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Entries in Diane Rosenbaum (3)

Monday
Jan072013

7 Things to Watch for in the 2013 Legislature

Oregon lawmakers are trekking to Salem for the start of the 2013 legislative session next week, which will feature heavy-duty issues such as education funding, higher education restructuring, health care transformation, prison sentencing, PERS reform, gun control and funding for a new I-5 bridge over the Columbia River.

Here are seven things to look for as the new session unfolds:

1. Leadership – New versus old 

The three key leaders in the House — Speaker-Elect Tina Kotek, Majority Leader Val Hoyle and Minority Leader Mike McLane — are all new to their posts. They worked together during the historic 2011-2012 power-sharing sessions, but how they relate to each other in this new environment with Democrats in control will be worth watching — and may very well determine whether some big issues will move or stall.

Across the building, Senator Peter Courtney will be sworn in for a historic 6th term as Senate President. Joined by Majority Leader Diane Rosenbaum and Minority Leader Ted Ferrioli, this team has worked together and knows how to negotiate in the tight corners of narrow Democratic control. 

2. Pace of the Session 

The budget has always set the pace of legislative sessions in Oregon. With one of the most experienced Joint Ways and Means co-chair teams in decades, the budget-writing committee possesses the know-how to make early decisions and move the session along quickly.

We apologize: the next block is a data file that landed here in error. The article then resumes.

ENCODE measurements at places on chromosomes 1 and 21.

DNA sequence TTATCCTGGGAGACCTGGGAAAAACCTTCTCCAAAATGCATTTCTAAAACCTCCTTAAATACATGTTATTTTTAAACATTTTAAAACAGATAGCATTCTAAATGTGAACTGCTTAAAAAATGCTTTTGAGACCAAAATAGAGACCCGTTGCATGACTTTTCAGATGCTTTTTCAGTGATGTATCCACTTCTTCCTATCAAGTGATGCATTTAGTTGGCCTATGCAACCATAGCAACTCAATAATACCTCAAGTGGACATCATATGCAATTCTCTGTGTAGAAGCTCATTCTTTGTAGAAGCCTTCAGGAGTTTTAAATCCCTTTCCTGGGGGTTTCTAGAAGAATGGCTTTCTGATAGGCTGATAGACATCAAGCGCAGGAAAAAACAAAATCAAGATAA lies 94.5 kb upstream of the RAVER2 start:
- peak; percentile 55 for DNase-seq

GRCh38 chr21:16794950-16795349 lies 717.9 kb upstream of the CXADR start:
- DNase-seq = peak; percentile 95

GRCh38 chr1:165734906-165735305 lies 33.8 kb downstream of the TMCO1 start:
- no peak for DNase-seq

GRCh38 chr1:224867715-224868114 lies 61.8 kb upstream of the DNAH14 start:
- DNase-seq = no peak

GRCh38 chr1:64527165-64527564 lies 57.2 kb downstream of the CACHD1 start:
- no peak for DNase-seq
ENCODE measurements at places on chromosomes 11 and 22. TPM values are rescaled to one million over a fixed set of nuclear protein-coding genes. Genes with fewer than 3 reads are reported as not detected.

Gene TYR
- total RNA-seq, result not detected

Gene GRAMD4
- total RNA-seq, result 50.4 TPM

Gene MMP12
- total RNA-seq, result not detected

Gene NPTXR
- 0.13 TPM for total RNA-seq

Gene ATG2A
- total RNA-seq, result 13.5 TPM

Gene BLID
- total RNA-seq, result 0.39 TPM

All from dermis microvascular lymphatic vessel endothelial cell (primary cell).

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Thursday
Aug182011

Special Election Could Tumble Legislative Dominos

The legislature’s 2012 session is more than five months away, but already legislative leaders are making contingency plans for a possible shake-up in control and session management, hinging on who might prevail in the special election to replace Congressman Dave Wu.

Governor John Kitzhaber set January 31, 2012 as the special election date when the party nominees will square off, the day before the legislature convenes. If one of the sitting legislators running for Wu's seat wins, it could trip a series of changes that upset the balance of power in the Oregon Senate and House. Currently, Democrats hold a 16-14 margin in the Senate. The House is tied 30-30 with shared control by Democrats and Republicans.

Senator Suzanne Bonamici, D-PortlandDemocratic Senator Suzanne Bonamici is in a pretty good place to win the race.  A widely respected member from Beaverton, she is the only woman in the race for a district that hasn’t elected a Republican since 1972.

If Bonamici wins January 31, she would resign her state Senate seat to head to Washington, D.C. (Nancy Pelosi won’t let a new member linger in Oregon too long). That would shrink Senate Democratic control to a 15-14 margin until a replacement could be appointed, a process that could take about three weeks at best.  In other words, most of the shortened session.

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Monday
Jul182011

The Post-Session Shuffle

Do you hear that sound? That pitter-patter of feet is what's known as the post-session shuffle, where legislators and staff leave their posts to run for office and work for other organizations, or replace those who left. Here's the list of confirmed and rumored switcheroos:

Reps. Mary Nolan, D-Portland (left), and Brad Witt, D-Clatskanie, are leaving the Oregon House to pursue other elected positions.Oregon House

Rep. Mary Nolan, D-Portland, is running for Portland City Council against Amanda Fritz. Sharon Meieran, a lawyer-turned-emergency room doctor, is thinking about running as a Democrat to replace Nolan.

Rep. Jeff Barker, D-Aloha, says he'll likely retire at the end of his term. No word yet on serious candidates looking to replace him.

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